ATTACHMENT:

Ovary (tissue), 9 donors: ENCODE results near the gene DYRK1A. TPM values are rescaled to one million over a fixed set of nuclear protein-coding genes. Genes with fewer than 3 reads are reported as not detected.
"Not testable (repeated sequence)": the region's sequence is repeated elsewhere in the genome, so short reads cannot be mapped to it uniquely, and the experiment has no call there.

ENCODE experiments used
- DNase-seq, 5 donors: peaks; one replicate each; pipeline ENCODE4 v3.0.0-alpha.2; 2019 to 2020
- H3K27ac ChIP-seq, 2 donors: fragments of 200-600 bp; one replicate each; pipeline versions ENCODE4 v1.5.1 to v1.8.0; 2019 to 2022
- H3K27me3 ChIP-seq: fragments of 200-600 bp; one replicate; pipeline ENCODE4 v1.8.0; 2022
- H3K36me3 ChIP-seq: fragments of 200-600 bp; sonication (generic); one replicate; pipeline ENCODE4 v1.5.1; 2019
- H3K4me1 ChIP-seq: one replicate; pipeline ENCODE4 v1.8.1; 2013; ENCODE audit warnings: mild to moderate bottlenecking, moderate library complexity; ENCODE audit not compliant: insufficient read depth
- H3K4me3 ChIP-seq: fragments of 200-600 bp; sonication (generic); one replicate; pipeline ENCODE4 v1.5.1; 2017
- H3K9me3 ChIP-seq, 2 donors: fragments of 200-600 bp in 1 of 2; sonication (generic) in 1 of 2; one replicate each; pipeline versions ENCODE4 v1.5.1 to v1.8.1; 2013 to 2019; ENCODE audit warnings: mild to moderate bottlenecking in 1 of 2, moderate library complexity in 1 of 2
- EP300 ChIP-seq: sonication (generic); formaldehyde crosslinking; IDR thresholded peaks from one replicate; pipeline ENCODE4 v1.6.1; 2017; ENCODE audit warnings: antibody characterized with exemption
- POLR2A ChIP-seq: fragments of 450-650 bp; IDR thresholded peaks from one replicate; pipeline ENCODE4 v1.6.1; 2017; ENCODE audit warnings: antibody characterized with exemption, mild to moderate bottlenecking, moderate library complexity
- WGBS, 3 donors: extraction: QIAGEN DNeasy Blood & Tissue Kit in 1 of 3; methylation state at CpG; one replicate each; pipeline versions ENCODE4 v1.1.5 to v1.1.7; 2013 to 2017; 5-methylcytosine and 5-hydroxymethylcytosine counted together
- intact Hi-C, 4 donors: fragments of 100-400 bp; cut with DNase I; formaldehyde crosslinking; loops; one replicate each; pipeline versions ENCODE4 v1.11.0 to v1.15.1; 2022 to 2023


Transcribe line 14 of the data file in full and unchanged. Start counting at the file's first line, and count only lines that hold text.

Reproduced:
- intact Hi-C, 4 donors: fragments of 100-400 bp; cut with DNase I; formaldehyde crosslinking; loops; one replicate each; pipeline versions ENCODE4 v1.11.0 to v1.15.1; 2022 to 2023